• Very precise
  • Pen reservoir is refillable
  • Pen is easy to dismantle, clean, and refill
  • You can customize the colors and inks used
  • Comes in a variety of sizes
  • So far I haven’t encountered any ink burps or pen explosions.
Pen Cons
  • Not cheap. These pens are a bit expensive initially. The .25mm pen I bought was around $25, but it pays for itself after a few refills if you factor in how many single use pens you’d go through over a few months.
See how I use it here:

***

Let me know if you give this pen a try! It has become one of my new studio favorites!

If you enjoy learning about the supplies I use in the studio and want to know more, let me know through Instagram or Email, or consider becoming a Patron of mine to support more content like this. Now go get messy and share your creation on Instagram using #messyeverafter!

-Kelly

SUPPORT MESSY EVER AFTER ON PATREON:

A lot of artists don’t like to share their secrets, but I’m an open book. If you enjoy the content I create and the advice I give to other creators, please consider becoming Patron of mine on Patreon. Pledging as little as $1 a month supports this content and my career as an artist.

Further Reading:

Abstract Art Tutorial w/ Catalyst Wedge and Fine Line Paint Pen

It’s been a very long time since I’ve posted a tutorial video, so I hope you enjoy. Please see the list of links below for all of the materials I used to make this and let me know if you have any questions!

* If you follow the affiliate product links below and make a purchase through Amazon or Blick Art Materials within 24 hours of clicking, I earn a commission at no additional cost to you. (Yay! Thanks for supporting the creation of this content!)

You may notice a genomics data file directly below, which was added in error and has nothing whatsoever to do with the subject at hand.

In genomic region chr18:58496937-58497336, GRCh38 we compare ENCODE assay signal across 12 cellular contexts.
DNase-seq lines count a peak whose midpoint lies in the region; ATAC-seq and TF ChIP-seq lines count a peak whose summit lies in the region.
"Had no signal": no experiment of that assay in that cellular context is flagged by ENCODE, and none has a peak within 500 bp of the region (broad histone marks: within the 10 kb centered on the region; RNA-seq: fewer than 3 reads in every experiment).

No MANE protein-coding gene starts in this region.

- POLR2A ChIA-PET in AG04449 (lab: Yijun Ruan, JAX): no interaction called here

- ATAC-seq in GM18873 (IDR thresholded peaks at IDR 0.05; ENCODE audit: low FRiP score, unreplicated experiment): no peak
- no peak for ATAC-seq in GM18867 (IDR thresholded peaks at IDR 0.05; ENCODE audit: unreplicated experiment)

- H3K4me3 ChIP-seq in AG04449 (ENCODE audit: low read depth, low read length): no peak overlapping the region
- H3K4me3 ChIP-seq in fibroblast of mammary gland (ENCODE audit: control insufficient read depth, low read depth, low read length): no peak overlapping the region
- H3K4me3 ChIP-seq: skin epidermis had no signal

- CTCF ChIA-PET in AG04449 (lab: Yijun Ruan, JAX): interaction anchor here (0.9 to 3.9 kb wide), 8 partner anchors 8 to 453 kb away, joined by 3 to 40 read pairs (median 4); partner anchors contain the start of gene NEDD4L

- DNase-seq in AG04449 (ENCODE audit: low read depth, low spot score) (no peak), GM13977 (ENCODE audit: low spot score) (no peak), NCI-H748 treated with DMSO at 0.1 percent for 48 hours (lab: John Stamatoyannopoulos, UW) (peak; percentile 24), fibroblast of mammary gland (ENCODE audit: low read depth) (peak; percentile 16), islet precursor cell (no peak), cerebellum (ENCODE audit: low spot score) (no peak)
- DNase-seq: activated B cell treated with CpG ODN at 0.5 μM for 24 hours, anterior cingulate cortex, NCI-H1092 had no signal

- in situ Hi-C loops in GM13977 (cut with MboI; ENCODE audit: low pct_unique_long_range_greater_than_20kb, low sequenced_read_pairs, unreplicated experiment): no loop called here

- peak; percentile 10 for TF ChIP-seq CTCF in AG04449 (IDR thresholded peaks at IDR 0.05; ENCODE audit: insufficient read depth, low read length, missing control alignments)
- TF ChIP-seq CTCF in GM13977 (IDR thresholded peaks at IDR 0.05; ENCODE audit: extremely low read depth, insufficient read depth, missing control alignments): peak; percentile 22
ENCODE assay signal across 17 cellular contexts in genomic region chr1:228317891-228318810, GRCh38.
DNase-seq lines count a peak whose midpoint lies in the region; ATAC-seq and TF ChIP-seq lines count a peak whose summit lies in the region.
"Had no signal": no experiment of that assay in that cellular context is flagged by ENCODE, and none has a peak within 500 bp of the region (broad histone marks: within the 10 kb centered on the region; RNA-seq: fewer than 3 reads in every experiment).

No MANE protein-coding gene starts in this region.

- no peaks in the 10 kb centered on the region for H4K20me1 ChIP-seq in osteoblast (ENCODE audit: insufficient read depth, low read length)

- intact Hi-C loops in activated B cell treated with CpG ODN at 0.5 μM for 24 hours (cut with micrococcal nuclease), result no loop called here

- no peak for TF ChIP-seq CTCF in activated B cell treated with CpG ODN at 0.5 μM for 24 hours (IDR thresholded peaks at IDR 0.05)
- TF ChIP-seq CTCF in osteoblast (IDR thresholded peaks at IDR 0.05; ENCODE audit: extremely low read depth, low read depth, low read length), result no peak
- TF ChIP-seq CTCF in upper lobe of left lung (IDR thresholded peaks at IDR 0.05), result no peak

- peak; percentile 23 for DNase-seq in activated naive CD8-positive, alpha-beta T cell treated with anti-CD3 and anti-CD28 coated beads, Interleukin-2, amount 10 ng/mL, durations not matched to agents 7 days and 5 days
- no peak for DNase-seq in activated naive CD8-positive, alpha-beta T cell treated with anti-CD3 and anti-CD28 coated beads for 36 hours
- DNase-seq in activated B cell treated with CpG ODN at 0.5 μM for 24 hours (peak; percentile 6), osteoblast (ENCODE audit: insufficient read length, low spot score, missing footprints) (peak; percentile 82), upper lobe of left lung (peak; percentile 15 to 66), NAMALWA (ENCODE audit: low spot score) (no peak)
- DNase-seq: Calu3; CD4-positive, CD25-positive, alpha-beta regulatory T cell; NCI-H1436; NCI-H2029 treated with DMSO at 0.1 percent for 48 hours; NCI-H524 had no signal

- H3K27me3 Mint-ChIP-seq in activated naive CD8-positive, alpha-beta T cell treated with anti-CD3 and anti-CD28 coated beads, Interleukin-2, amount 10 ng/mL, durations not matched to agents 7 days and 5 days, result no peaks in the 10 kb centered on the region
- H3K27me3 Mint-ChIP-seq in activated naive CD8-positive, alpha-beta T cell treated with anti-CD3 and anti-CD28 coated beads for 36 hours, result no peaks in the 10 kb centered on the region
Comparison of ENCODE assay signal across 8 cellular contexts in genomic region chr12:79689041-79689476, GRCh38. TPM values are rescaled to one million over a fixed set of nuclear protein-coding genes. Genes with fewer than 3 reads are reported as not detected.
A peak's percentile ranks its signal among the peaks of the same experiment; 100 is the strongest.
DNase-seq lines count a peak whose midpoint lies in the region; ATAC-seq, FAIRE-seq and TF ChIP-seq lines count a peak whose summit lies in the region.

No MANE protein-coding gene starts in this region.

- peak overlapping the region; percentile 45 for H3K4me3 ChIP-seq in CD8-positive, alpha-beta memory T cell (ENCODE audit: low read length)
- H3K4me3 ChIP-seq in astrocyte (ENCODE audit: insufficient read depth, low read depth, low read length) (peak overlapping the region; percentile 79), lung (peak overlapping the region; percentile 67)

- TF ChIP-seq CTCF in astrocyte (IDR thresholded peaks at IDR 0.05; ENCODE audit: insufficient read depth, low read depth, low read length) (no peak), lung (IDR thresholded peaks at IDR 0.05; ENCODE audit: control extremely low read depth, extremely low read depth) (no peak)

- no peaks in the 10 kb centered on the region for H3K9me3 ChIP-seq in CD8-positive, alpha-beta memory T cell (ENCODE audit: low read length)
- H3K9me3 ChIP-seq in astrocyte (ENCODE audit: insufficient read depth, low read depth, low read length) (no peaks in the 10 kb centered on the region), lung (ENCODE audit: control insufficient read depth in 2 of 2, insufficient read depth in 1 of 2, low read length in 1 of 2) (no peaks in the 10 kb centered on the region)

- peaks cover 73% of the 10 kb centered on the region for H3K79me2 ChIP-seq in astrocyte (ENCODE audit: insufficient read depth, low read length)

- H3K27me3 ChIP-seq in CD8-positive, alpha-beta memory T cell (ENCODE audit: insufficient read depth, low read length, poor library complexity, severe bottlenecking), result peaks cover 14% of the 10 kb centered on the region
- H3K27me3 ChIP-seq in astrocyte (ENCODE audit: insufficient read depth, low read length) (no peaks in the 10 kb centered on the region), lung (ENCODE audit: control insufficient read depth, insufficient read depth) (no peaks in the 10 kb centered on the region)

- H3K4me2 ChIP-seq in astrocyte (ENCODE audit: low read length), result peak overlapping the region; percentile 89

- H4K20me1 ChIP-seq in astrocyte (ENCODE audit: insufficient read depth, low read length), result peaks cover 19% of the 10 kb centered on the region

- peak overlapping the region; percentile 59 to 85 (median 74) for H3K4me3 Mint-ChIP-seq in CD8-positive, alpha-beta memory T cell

Acrylic Paint:
  • Liquitex Professional Acrylics (Blick or Amazon)
  • Blick Artist Acrylics (Blick)
  • Brea Reese Acrylic (Amazon or buy from their site for better prices.)
  • Blickrylic White Paint (Blick)
Fluid Paint Mixture:

Recipe= 1/3 Smooth Heavy Body Paint + 1/3 Floetrol/Flood + 1/3 Water

Read more about my recipe here.

  • Floetrol (Amazon, but it might be cheaper at home improvement stores.)
  • 4 oz Plastic Bottle for Storage (Amazon)
  • 16 oz Plastic Bottle for Storage (Amazon)
  • Spray Bottle for Spritzing (Amazon)
Brushes:
  • 1″,2″, and 3″ Synthetic Brush Multipack (Blick or Amazon-I haven’t tried this brand yet.)
  • 2″ Cheap Foam Brush for Varnish (Blick or Amazon-Multipack)
Catalyst Wedge:
Fineline Precison Applicator:
  • 20 Gauge (Blue Cap) Fineline Precision Applicator (Blick or Amazon)
Canvas:
  • 10″x10″ 3/4″ Profile Blick Studio Cotton Canvas (Blick)
  • 10″x10″ 1 3/8″ Profile Blick Studio Cotton Canvas (Blick)
Varnish:
Filming Equipment:

See this blog post for details on my video setup.

  • Logitech HD Pro c920 Webcam (Amazon)
  • Logitech Webcam Software
  • Webcam Scissor Arm Stand (Amazon)
  • Edited with Adobe Premier Pro
Links:
More Tutorials: